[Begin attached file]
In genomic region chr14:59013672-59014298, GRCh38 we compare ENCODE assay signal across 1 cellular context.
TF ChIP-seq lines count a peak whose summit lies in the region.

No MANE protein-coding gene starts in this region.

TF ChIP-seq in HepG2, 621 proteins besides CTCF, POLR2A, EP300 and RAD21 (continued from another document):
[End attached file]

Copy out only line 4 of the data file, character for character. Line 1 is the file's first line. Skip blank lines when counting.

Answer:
TF ChIP-seq in HepG2, 621 proteins besides CTCF, POLR2A, EP300 and RAD21 (continued from another document):